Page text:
As we arrived back in Uganda from our Easter break, we returned to a Kampala that is much cooler than the one we left, the rains have begun, so now there is also plenty of mud on the dirt roads, but it is less dusty. The cooler weather is good for me as I train in the mornings.

The rains have not only brought welcome relief from the heat, but will also add volume to the water of Lake Victoria, which supports the livelihoods of more than 3.5 million people in three countries (Uganda, Tanzania, and Kenya) and it is used for transport and trade across east Africa. For many people in this part of the world, being on a boat all day is a way of life. While you are training in your kayaks and as we use them to traverse the width of Loch Tay in July, spare a thought for the many fishermen, and their families, who depend on boats every day for their livelihoods.

I also returned from our Easter holidays to see that our team fundraising page total is steadily increasing. We have already raised £150 for the communities of Karamoja! This will support 110 families to create sustainable vegetable gardens, ensuring that mothers and babies receive the nutritious food they need to stay healthy.

With just three months to go to the Quadrathlon, I hope your training, and fundraising, is going well!


‘It was worth every second’ - Participant Interview

‘It was worth every second’ - Participant Interview

Peter Higgins – Mary’s Meals Board Director, ‘It was worth every second’.

Peter Higgins is a Chairman of two retailers, Governor of St Paul’s Boys School in London, Director of Charles Tyrwitt Shirts and a Board Director of Mary’s Meals. Like that wasn’t enough to keep him busy, Peter took on the Quad in 2013 and raised more than £20,000 for its beneficiary charities, Mary’s Meals and Mercy Corps.

Peter took time out of his hectic schedule to answer some questions about his Quadrathlon journey, from fitness to fundraising….

What possessed you to take part in one of the toughest sporting events in Scotland?

‘I am incapable of keeping fit, unless I have a goal. I loathe the gym, I hate running and cannot see the point of cycling, unless I have a time to beat. So, together with eight friends, I committed to competing in the 2013 Quadrathlon, to raise money for great charities and to get fit!’

What are your top fundraising tips?

‘Fundraising relies heavily on the generosity of friends; however, they all know that you are going to suffer untold amounts of pain, so are unsurprisingly happy to contribute. I set up an online fundraising page and then came up with quirky ideas such as shaving Mary’s Meals’ initials into my chest hair!’

‘I approached my friends, family and colleagues first and then targeted businesses. It’s important to keep it personal when approaching businesses – tailor your email to the reader. Also, check if your employer will match your fundraising, since you could literally double the money you can raise for these great causes – many companies will have a scheme where they match every £1 you raise!’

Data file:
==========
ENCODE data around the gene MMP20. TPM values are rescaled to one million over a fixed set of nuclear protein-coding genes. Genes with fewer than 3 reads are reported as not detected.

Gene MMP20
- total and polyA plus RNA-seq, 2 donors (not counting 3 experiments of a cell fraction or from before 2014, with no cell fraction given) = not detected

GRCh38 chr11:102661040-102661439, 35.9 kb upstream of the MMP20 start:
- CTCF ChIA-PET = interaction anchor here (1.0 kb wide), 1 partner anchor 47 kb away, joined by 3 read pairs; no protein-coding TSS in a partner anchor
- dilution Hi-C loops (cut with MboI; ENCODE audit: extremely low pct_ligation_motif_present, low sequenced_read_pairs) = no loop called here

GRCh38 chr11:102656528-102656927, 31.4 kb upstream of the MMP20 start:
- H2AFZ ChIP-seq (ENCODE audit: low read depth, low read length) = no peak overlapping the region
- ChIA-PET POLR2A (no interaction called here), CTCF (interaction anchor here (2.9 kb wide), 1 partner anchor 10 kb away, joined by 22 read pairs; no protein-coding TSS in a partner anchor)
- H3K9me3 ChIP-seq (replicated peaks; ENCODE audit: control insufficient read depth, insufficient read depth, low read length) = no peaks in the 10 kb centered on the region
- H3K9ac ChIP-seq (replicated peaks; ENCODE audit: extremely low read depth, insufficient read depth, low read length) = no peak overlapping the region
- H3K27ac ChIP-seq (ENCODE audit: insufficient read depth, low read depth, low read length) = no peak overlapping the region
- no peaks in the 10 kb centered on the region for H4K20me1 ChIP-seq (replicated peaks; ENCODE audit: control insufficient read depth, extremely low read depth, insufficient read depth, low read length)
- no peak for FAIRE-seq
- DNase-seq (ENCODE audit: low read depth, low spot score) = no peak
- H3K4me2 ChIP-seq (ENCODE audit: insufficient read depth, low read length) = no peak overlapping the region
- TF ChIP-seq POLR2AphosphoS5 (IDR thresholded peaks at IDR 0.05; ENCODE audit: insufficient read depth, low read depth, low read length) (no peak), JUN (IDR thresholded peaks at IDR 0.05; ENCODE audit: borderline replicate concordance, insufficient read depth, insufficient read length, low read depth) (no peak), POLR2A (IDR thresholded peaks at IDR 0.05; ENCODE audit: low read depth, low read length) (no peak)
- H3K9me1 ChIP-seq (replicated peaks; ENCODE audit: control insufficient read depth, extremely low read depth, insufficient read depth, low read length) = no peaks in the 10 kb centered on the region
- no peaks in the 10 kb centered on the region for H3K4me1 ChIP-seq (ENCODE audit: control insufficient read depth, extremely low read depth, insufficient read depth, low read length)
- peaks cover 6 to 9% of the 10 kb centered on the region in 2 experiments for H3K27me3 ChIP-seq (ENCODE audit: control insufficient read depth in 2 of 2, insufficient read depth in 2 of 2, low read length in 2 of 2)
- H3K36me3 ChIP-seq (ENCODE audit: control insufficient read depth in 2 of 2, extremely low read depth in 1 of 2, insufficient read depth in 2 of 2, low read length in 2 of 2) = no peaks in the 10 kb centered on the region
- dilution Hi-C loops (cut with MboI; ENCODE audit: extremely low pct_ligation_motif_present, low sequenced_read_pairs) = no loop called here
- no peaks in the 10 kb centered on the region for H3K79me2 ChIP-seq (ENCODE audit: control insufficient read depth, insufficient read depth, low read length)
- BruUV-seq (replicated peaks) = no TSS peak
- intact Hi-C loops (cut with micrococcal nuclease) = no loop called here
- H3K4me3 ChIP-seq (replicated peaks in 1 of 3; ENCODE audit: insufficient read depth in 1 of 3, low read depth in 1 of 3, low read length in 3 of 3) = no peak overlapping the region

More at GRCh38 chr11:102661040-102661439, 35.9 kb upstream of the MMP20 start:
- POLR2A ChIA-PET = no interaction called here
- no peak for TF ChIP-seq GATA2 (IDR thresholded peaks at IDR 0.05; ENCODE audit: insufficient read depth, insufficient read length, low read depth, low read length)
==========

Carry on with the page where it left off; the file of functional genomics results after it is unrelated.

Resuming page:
‘Approaching local press is also a great way to raise awareness in your community, I found the press release included in the Fundraising Guide really useful’.

How did you feel after completing the Quad?

‘At the finish line, the adrenalin and relief at finishing were such that we had a wild night of celebration, but on the plane home the next morning, my legs would not move and I had to come down the aeroplane steps using my arms only! It took me three weeks to fully recover, but it was worth every second. I plan to do it again in a couple of years with two of my children, who will sadly beat me hands down… in fact, I might need to ask them to carry my rucksack!’

From Kampala To Kindrochit: Part 3

Fundraising – it’s not as hard as you think!

So, how many of you have begun to ask your friends to support your fundraising for the Quadrathlon? Some people tell me that they find this the hardest bit of signing up to an endurance race. But, compared to an 0.8mile swim, 15mile walk, 7mile kayak and a 34mile bike ride, I would say that raising £450 (as a minimum) is the least of our worries!

Let me make things easier for you.

As regular readers of this blog know, I live in Uganda. But, I don’t just live in Uganda, I work in some of the toughest areas of Uganda for Mercy Corps. This includes the startling beautiful, yet hot, dusty and conflict-affected Karamoja region in the north eastern corner of Uganda.

Poverty is desperate in Karamoja, the climate is harsh and persistent poor harvests as a result of dry spells and droughts and a lack of water exacerbate the problems. It is a place so poor that 63% of people live on less than a £1.50 a day and only 2% of infants receive a nutritious meal three times a day. Can you imagine what developmental impact that has on a child? Can you imagine how a mother and a father feel when they cannot feed their child properly?

The money you raise as part of your Quad will go directly to people in Karamoja. With your support, Mercy Corps will train families to set up vegetable gardens and grow nutritious food, teach mothers how to cook healthy meals with locally available food, and set up a community volunteering programme that will help identify undernourished children to be treated at the local clinic.

It will also help us to build better medical facilities for pregnant women and women giving birth. Unfortunately Karamoja is known for having some of highest maternal mortality rates in the world.

Okay, so now I’ve told you the where and the why, let me tell you how easy it is to start fundraising.

Everyone registered for the Quad already has a fundraising page set up on the Quad website. All you need to do is log-in and get going. I’ve just been working on our Team Mercy Corps page (yes, I could have come up with a more original name but I’ve been too busy training!), I’ve added photos, all the information about the race and a little bit about our team and where we are training. Be sure not to be shy about what you are doing, you are undertaking one of the toughest one day endurance races it the country – tell people about it. I have just emailed the link to our page to my entire address book and we’ve already raised £50! Already, this will provide 70 health referral packs to help mothers identify and refer undernourished children. When we raise £137, our funding will be able to support 110 families create sustainable vegetable gardens.